Conveniently located in this neoconservative warren is the Philanthropy Roundtable, a right-wing association of foundations that split from the Council of Foundations in the early 1980s. Just as the Business Roundtable was created to unite Corporate America around conservative policy agendas, the Philanthropy Roundtable joined the counter-establishment matrix in the tradition of “shadow liberalism”—creating institutions and campaigns that parallel those of liberals and progressives.

Michael Joyce, longtime president (1986-2000) of the Bradley Foundation, served until 2003 as chair of the Roundtable’s board of directors.7 Bill Kristol, like his father, has cultivated close ties with Bradley and other right-wing foundations that now exhibit a decidedly neoconservative cast.8 Joyce feels it was inevitable that Bush would embrace the neoconservative agenda. “I’m not sure September 11 did more than push the timetable up,” Joyce noted.9

Commenting on the special role of right-wing foundations, Michael Grebe, current president of the Bradley Foundation and one of the five directors of the Philanthropy Roundtable, said: “We have a role in sustaining a conservative intellectual infrastructure.” To that end, Bradley granted AEI $14 million between 1985 and 2002, and during the same period AEI received $6.5 million from the Olin Foundation.10 A handful of archconservative foundations not only sustain the right-wing power complex but form part of the architecture of power through revolving door relationships. Michael Joyce, for example, beyond just providing start-up funding for Kristol’s Project for the Republican Future and PNAC, is a signatory of PNAC statements, a trustee of Freedom House, and a member or past member of various presidential and national commissions. Richard Mellon Scaife, who heads the Scaife family foundations and is a major PNAC supporter, was a member of the second Committee on the Present Danger and has been a trustee of the Hoover Institution and the Heritage Foundation.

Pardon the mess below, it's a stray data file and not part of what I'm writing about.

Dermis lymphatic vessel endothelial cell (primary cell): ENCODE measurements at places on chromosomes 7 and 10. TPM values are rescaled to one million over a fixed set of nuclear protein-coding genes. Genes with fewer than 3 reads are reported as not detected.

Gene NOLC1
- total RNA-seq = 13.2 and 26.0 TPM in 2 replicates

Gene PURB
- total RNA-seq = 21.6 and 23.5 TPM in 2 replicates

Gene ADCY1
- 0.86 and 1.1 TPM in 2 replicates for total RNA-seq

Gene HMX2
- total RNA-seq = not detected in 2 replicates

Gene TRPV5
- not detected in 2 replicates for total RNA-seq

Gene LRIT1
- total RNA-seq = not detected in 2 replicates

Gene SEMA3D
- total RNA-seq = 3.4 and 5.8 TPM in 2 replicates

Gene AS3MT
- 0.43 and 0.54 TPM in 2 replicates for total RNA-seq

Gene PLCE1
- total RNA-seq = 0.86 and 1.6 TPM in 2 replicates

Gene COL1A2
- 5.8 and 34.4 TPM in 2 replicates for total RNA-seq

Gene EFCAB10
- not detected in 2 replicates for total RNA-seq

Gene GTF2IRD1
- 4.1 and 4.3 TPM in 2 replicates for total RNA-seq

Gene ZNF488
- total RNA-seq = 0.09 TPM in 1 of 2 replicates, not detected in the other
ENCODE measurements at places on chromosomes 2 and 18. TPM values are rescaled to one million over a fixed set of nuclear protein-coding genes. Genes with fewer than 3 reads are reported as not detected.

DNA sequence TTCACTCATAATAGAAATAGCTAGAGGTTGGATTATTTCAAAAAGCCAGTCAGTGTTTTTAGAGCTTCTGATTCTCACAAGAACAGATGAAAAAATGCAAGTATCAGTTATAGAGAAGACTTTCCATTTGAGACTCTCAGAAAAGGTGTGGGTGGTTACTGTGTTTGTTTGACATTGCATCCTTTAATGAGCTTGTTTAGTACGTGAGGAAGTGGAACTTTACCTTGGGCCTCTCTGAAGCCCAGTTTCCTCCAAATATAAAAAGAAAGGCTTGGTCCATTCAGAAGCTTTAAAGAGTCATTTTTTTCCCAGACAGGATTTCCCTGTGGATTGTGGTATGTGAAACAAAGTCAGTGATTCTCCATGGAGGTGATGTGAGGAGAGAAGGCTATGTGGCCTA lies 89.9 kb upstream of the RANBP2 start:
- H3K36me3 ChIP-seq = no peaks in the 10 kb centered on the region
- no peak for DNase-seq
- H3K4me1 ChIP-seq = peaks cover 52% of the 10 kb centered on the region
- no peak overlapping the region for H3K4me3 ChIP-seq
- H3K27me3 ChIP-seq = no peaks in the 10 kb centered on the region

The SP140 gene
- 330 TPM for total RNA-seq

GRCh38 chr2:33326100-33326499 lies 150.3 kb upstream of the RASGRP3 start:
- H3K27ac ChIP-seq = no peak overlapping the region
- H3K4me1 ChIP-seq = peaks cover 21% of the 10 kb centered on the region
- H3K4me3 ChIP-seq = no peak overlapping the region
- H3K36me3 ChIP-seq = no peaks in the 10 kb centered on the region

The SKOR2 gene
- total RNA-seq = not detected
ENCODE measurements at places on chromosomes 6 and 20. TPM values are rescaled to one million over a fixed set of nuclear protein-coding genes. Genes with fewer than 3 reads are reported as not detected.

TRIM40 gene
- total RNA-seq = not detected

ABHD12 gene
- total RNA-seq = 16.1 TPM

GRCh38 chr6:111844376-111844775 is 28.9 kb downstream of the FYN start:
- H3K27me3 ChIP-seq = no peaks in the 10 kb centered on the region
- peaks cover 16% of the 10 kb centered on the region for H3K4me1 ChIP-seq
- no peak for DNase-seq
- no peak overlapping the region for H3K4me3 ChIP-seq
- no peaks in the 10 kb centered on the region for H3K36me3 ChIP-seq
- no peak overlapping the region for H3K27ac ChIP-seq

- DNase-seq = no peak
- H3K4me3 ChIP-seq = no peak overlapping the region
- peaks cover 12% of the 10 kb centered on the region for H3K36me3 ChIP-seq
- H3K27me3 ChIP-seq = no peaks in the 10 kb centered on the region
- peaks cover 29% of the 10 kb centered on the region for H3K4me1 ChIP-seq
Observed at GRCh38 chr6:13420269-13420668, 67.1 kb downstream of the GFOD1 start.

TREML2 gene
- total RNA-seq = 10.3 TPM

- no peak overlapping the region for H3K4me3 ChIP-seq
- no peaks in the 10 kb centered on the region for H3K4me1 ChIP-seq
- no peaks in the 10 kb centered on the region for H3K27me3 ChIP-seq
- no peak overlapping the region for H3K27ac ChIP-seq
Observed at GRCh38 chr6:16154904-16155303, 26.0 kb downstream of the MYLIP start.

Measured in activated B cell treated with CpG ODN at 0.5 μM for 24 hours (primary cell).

Right-wing foundations have provided the start-up funding to get PNAC, AEI, and most other idea brokers of the right-wing’s power complex into high gear. Although early right-wing donors such as Coors and Amway have dropped off, the top tier of the right’s think tank all continue to drink from the same collective trough of right-wing foundations. The Bradley, Sarah Scaife, Olin, and Castle Rock foundations all funded the American Enterprise Institute, Heritage Foundation, Hudson Institute, Hoover Institution, and Manhattan Institute in the 1997-2001 period.

PNAC “Set the Table” for Bush Administration’s Foreign Policy With funding from the Bradley Foundation, William Kristol established the Project for the Republican Future in 1993 in anticipation of the 1994 congressional elections. Following the resounding victory of right-wing Republicans, he founded Weekly Standard in 1995 in the vacated offices of the Project for the Republican Future. The next year Kristol and Robert Kagan established the Project for the New American Century, which describes itself as a “nonprofit educational organization supporting American military, diplomatic, and moral leadership.”

A wide range of neoconservatives, representatives from the social conservative right, and leading national security hawks coalesced around PNAC. Its founding statement of principles, signed by several individuals who would later become high officials in Bush II’s foreign policy team (Rumsfeld, Cheney, Abrams, Dobriansky, Libby, Wolfowitz, Khalilzad, Rodman, and Friedberg) was a document aimed at reinvigorating and uniting U.S. citizens around a new vision of America that brimmed with confidence and moral conviction.11

As Kristol and Kagan apparently recognized